The settlement between British Petroleum and the Plaintiff Steering Committee has been reported to be $7.8 billion dollars, and also without a cap. This means that when all is said and done, if the settlement amount exceeds this monetary figure, well…so be it as British Petroleum has maintained the $7.8 billion dollar amount is only an estimate…could be more, could be less.
Either way, consider the plaintiffs paid.
So yeah, I guess that sounds pretty good and hey, at least more of the people who’ve been waiting all this time while their lives were torn asunder, at least now they will finally…wait, what?
The settlement is different for those with seafood claims? What do you mean, it’s different?
From David Hammer’s article in the Times Picayune:
“In the BP oil spill case, a key component of the proposed class-action settlement between private plaintiffs and BP is a $2.3 billion set-aside for seafood claims, the only part of the settlement that’s capped. That’s what BP is willing to pay to compensate commercial fishing vessel owners, captains and deckhands, as well as oyster leaseholders and harvesters.”
So there is a cap for part of this settlement, and it’s geared specifically for those making seafood claims…Okay, well now, $2.3 billion dollars is still a lot of money. The actual amounts paid to the plaintiffs couldn’t possibly exceed this amount, could they?
After the Exxon Valdez spill in Alaska, it wasn’t until four years later the herring fishery collapsed, ruining the livelihoods of so many for years, not to mention the damage to the ecosystem.
But we’ve all heard the reports of the differences here…couldn’t possibly happen in the Gulf. The BP scientists were all over this and the Gulf is so much bigger, and the water is warmer and that makes all the difference, yes?
Perhaps…perhaps in the Gulf, it won’t take four years.
It may only take two…
From Stuart Smith’s blog –
The docks and marinas in hard-nosed fishing communities like Pointe-aux-Chenes and Venice, Louisiana, should be bustling this time of year, but today they are eerily quiet and undisturbed, like a world frozen in perpetual limbo – waiting, hoping, praying for the Gulf’s once-bountiful (even legendary) fisheries to produce again. Current reports from up and down the coast indicate the situation is dire indeed.
The oysters have been wiped out. The harvest for 2010 was the worst in more than four decades. And there’s been little improvement since then as oystermen continue to report catches down as much as 75 percent, from Yscloskey to Grand Isle. Some estimates put this year’s harvest at roughly 35 percent of the normal yield – and that’s if we’re lucky. Crab catches are in steep decline. Brown shrimp production is down two-thirds. And the white shrimp season was even worse, leading to descriptions of “worst in memory” and “nonexistent.”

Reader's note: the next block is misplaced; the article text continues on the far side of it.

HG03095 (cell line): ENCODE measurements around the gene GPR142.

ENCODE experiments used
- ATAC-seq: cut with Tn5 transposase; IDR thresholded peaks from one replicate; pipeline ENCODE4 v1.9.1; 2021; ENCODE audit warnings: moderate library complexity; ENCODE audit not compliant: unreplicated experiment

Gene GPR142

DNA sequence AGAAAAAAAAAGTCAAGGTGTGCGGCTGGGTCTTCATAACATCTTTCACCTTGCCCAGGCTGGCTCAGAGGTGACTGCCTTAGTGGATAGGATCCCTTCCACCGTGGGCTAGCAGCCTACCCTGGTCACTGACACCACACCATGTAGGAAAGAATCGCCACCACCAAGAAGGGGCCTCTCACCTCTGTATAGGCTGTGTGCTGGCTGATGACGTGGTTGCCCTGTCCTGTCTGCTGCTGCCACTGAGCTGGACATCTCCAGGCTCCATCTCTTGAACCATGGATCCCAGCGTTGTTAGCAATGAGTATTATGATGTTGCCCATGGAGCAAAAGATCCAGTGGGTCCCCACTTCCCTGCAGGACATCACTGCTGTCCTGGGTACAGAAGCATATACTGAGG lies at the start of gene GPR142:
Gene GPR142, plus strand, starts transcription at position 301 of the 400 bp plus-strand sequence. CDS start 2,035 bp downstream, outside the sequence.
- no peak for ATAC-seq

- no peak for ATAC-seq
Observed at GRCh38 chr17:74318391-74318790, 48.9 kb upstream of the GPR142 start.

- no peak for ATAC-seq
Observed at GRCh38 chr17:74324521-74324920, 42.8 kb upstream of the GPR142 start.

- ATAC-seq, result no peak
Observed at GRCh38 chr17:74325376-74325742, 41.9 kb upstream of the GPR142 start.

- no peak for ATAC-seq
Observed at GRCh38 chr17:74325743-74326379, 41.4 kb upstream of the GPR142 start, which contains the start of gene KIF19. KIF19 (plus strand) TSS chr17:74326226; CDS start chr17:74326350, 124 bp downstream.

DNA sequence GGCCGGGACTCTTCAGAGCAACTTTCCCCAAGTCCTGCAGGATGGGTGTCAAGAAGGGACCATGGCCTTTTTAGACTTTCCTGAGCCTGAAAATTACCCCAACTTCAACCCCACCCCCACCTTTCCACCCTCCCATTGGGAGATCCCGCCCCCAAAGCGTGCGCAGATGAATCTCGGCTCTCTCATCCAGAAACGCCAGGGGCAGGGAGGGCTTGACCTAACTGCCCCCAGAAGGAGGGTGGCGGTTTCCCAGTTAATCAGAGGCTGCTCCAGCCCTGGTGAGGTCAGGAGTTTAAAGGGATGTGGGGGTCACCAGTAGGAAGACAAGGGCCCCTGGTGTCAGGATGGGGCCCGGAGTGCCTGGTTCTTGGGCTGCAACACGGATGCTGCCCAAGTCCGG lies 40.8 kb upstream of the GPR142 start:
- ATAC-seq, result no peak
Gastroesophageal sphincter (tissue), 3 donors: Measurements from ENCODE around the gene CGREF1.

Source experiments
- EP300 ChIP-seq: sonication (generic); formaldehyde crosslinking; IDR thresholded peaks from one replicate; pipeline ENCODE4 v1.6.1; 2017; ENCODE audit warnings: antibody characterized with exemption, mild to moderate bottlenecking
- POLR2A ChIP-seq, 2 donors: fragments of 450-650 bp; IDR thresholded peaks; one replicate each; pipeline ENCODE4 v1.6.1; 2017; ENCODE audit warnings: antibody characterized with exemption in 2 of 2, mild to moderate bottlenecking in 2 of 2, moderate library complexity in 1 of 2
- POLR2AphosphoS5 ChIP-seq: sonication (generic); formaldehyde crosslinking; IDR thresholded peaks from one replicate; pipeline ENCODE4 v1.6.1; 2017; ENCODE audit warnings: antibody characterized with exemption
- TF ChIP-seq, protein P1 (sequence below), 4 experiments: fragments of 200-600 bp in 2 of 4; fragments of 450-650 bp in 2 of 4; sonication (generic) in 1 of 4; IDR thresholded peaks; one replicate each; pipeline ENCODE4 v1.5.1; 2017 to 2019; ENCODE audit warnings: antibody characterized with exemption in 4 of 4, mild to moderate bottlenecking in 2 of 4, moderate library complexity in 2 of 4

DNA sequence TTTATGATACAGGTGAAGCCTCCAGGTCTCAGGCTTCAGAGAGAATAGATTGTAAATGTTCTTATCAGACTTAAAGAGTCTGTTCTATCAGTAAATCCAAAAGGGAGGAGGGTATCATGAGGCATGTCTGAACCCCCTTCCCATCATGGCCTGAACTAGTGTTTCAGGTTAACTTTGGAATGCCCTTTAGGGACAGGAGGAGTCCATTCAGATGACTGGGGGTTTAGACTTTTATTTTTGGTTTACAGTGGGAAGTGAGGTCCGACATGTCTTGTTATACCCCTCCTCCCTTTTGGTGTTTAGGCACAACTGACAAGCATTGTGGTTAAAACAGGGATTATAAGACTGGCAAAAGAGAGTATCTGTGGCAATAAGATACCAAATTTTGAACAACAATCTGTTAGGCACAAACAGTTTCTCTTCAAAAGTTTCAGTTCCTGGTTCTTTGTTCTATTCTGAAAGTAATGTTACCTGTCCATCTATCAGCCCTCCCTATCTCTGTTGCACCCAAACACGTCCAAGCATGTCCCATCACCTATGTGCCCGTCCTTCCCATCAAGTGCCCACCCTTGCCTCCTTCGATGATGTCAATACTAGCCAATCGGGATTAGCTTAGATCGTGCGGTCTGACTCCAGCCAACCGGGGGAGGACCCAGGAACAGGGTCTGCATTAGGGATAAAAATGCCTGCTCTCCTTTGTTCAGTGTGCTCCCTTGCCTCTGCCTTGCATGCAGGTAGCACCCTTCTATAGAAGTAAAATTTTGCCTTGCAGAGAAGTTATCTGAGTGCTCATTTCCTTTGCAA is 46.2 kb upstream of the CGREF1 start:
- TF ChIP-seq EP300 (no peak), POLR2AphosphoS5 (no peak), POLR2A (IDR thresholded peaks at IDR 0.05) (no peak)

Also, from an article by Dahr Jamail –
“I was at a BP coastal restoration meeting yesterday and they tried to tell us they searched 6,000 square miles of the seafloor and found no oil, thanks to Mother Nature,” Tuan Dang, a shrimper, told Al Jazeera while standing on a dock full of shrimp boats that would normally be out shrimping this time of year. Dang’s fishing experience has been bleak. “Normally I can get 8,000 pounds of brown shrimp in four days,” he explained. “But this year, I only get 800 pounds in a week. There are hardly any shrimp out there.”
When he tried to catch white shrimp, he said he “caught almost nothing”. He is suing BP for loss of income, but does not have much hope, despite recent news of an initial settlement worth more than $7bn. “We’d love to see them clean this up so we can get our lives back, but I don’t see that happening anytime soon.”
Song Vu, a shrimp boat captain for 20 years, has not tried to shrimp for weeks, and is simply hoping that there will be shrimp to catch next season. His experience during his last shrimping attempts left him depressed. “The shrimp are all dead,” he told Al Jazeera. “Everything is dead.”
And experts estimate it could be years before things get back to normal.
That’s years of running up against this cap in the settlement the Plaintiff Steering Committee has agreed to with BP.
That’s years of potential catastrophe with no recourse.
Years, all while British Petroleum continues to make billions of dollars in profit while the Gulf continues to suffer, all as a result of British Petroleum’s actions…and let’s not forget that along with this cap, the settlement also negates punitive damages, and this is not a coincidence, not at all. This is a hasty agreement that leaves thousands in the lurch for what could very well be the collapse of the Gulf’s fisheries…
And this is British Petroleum, business as usual.
Read the articles:
Have a nice day.